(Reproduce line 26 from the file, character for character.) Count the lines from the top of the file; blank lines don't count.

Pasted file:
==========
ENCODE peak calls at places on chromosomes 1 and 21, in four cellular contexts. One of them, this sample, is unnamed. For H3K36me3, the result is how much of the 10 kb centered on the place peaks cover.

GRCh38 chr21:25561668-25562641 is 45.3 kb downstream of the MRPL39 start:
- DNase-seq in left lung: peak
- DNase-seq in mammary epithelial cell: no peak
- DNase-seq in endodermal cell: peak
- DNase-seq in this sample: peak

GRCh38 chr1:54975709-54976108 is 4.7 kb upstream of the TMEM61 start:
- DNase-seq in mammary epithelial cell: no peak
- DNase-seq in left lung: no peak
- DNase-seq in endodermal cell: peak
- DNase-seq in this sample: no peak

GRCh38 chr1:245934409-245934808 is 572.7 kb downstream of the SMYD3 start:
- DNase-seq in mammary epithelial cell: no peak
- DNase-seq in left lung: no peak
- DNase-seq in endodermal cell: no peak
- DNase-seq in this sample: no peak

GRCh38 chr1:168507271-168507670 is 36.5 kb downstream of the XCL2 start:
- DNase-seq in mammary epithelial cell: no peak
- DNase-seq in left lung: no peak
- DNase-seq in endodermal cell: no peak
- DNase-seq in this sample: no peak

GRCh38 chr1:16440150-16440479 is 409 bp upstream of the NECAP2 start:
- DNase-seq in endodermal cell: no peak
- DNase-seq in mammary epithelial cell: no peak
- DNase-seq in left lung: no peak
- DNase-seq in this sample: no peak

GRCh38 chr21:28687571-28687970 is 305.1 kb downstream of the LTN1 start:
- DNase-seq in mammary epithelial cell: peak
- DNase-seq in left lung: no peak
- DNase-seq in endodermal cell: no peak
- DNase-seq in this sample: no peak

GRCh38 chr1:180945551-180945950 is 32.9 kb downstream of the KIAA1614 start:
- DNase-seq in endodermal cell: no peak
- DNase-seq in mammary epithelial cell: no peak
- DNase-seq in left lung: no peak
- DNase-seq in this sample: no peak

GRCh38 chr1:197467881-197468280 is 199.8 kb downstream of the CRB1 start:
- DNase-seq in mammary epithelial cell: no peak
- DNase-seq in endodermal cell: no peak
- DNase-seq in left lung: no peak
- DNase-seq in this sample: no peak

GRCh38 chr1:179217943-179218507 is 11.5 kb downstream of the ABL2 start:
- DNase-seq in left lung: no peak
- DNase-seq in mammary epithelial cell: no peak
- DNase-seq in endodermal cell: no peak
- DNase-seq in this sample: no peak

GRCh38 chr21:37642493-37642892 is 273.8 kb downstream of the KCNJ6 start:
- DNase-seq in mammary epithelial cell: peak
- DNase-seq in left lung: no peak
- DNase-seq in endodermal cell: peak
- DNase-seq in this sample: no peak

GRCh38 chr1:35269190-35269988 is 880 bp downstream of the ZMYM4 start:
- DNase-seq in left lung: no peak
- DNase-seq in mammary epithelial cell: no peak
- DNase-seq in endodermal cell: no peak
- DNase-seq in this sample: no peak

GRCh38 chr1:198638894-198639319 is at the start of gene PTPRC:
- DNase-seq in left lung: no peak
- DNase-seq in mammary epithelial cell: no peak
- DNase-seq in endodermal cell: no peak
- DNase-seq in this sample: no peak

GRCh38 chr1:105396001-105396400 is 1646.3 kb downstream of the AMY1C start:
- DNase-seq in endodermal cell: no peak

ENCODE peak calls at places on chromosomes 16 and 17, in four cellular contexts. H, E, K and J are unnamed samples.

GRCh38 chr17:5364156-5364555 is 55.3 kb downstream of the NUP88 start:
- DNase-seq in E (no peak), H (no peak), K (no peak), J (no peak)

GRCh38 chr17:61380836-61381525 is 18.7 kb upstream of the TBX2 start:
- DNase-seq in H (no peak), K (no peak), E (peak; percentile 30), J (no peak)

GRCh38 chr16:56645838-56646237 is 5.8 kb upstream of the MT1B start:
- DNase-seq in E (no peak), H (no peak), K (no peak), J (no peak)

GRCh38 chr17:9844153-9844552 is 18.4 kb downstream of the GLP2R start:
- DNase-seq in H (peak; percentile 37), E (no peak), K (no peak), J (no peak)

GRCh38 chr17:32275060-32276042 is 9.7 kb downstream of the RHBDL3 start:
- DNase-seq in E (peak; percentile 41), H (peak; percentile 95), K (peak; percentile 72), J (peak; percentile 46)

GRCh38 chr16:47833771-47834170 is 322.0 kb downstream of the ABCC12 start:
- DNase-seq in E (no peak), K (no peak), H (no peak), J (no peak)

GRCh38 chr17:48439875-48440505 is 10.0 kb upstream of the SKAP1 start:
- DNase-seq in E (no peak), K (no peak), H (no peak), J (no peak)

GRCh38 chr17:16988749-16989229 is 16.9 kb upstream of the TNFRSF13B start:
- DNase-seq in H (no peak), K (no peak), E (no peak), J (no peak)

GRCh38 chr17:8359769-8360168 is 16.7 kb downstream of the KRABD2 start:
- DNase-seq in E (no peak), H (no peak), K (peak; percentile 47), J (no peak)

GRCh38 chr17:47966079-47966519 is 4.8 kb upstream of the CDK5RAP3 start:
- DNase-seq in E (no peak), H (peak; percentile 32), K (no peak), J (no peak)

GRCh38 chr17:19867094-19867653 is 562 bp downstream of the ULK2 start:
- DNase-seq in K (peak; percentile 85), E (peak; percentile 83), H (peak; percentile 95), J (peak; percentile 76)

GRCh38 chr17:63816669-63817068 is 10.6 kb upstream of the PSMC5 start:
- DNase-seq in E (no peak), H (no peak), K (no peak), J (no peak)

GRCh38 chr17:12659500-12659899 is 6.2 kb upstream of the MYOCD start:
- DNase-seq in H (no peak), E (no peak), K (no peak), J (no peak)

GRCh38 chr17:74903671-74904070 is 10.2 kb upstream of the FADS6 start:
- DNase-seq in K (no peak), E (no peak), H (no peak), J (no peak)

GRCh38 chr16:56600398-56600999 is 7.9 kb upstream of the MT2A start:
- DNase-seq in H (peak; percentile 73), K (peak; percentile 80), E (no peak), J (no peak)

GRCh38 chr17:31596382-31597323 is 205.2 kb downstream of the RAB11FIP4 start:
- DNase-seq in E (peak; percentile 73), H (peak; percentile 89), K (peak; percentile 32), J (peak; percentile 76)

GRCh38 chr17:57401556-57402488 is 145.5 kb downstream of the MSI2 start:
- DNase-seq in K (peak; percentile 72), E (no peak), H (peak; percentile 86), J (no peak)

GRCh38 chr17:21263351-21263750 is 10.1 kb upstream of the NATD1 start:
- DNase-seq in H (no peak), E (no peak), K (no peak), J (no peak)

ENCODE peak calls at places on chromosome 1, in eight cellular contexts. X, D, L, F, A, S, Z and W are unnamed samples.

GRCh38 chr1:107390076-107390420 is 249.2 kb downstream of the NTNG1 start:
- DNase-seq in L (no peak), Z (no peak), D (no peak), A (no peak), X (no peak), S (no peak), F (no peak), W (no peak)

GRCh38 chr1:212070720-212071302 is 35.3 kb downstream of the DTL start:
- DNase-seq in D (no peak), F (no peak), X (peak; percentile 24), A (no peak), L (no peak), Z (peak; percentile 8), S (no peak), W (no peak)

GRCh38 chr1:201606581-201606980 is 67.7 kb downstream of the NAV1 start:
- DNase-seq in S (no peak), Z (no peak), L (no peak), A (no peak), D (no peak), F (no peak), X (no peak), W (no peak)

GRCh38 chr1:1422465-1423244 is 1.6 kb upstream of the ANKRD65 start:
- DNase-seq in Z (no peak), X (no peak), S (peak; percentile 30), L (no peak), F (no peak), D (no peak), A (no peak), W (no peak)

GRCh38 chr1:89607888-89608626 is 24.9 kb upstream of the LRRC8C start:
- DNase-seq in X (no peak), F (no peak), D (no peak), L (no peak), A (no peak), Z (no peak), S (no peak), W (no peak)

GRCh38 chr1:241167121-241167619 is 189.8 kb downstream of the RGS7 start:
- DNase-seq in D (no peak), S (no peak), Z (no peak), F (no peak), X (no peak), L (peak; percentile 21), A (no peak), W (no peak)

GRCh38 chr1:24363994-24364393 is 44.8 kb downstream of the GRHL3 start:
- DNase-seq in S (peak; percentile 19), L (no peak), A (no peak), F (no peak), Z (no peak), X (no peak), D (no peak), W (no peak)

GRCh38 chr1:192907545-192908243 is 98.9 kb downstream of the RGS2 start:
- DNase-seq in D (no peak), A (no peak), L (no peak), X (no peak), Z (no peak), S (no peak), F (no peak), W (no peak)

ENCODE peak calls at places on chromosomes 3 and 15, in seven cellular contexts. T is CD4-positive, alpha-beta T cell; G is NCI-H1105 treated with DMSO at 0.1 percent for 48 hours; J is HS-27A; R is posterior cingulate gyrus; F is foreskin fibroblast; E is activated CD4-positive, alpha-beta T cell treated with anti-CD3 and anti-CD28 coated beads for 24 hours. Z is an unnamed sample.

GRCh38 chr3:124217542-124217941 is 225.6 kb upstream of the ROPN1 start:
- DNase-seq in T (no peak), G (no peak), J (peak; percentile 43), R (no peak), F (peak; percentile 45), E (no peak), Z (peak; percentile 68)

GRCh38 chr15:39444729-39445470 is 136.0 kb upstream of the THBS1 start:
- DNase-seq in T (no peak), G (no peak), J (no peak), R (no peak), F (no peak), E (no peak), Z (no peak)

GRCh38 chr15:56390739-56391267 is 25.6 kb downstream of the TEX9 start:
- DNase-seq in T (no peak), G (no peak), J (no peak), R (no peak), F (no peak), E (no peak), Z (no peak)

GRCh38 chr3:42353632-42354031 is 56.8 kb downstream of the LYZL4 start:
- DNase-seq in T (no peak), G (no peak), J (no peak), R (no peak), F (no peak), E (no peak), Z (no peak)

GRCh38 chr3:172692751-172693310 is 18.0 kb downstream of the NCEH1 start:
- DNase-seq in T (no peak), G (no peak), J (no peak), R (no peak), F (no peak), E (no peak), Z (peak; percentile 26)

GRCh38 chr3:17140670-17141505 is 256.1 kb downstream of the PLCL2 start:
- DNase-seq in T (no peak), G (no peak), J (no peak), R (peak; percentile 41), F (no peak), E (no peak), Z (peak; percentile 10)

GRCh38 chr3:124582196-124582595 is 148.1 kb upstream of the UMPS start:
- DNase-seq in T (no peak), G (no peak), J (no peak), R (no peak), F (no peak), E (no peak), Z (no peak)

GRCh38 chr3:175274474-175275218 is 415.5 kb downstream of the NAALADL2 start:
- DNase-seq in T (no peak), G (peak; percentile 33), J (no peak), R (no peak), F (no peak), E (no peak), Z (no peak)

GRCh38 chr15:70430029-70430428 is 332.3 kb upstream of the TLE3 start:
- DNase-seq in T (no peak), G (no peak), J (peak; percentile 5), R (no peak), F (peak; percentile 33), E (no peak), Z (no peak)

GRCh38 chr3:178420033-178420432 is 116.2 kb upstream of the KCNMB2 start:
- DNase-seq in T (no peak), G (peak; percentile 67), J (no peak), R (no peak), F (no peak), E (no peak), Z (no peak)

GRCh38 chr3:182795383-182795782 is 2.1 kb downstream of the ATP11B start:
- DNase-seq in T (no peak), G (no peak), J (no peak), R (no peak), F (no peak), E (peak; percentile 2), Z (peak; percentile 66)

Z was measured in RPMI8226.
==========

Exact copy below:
- DNase-seq in this sample: no peak